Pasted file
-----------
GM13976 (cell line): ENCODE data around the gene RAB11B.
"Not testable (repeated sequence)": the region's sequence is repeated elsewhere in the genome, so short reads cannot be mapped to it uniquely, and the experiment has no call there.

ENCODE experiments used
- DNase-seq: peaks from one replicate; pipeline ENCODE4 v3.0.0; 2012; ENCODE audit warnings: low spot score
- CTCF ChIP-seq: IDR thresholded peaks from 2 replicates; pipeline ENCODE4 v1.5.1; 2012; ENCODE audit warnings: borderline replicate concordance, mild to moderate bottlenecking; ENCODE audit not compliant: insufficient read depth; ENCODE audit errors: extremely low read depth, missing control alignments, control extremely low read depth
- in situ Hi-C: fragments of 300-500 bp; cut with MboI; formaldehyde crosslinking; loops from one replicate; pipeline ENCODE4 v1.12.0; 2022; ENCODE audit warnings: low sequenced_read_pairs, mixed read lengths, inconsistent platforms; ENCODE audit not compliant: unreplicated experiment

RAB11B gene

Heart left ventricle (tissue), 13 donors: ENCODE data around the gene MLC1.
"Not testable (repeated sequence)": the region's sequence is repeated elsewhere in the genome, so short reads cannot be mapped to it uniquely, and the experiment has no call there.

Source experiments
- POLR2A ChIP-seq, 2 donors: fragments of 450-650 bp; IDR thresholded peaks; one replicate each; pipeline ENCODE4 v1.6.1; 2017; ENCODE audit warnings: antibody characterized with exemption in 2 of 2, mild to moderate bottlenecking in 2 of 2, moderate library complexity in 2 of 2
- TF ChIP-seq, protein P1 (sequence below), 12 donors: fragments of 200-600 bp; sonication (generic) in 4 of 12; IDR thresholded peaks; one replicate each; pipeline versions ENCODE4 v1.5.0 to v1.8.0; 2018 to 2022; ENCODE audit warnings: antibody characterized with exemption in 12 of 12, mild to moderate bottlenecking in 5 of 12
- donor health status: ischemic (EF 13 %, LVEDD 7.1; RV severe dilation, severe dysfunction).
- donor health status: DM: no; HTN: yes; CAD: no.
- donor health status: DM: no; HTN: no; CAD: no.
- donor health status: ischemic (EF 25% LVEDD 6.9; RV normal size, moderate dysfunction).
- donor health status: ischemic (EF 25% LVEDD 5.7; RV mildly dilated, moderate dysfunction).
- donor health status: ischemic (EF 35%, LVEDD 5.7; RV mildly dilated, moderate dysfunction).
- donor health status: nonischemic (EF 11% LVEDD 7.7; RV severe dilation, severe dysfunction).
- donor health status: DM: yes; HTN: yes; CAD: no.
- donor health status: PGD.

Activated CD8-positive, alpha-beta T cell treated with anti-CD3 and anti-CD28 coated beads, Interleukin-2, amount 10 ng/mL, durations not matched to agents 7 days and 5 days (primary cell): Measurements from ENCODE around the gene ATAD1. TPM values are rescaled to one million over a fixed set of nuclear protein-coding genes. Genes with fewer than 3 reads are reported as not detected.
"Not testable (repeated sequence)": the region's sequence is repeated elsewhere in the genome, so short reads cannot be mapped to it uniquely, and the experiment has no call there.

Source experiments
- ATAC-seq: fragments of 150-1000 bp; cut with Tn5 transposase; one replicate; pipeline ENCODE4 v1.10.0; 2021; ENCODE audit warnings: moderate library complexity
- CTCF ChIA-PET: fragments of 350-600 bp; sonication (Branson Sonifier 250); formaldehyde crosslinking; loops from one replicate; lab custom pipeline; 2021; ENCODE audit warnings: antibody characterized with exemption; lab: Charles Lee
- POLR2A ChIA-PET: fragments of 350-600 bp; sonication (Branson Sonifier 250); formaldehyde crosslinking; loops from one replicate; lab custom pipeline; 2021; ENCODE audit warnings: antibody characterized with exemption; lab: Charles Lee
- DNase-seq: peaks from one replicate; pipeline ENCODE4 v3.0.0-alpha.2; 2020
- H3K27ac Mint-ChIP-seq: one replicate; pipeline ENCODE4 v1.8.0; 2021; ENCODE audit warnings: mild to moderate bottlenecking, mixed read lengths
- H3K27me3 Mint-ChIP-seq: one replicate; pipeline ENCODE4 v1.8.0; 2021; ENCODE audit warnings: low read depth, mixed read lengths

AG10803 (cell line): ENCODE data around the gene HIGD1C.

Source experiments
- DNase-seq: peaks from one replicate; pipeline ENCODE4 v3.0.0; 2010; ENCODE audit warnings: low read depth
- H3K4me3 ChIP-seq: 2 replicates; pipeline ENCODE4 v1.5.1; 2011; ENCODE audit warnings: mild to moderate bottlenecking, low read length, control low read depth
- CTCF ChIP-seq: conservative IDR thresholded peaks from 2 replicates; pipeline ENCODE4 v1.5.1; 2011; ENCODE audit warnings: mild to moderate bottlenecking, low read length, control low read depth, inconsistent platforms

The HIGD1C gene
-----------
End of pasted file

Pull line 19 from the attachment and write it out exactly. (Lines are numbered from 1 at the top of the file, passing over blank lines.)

- donor health status: nonischemic (EF 11% LVEDD 7.7; RV severe dilation, severe dysfunction).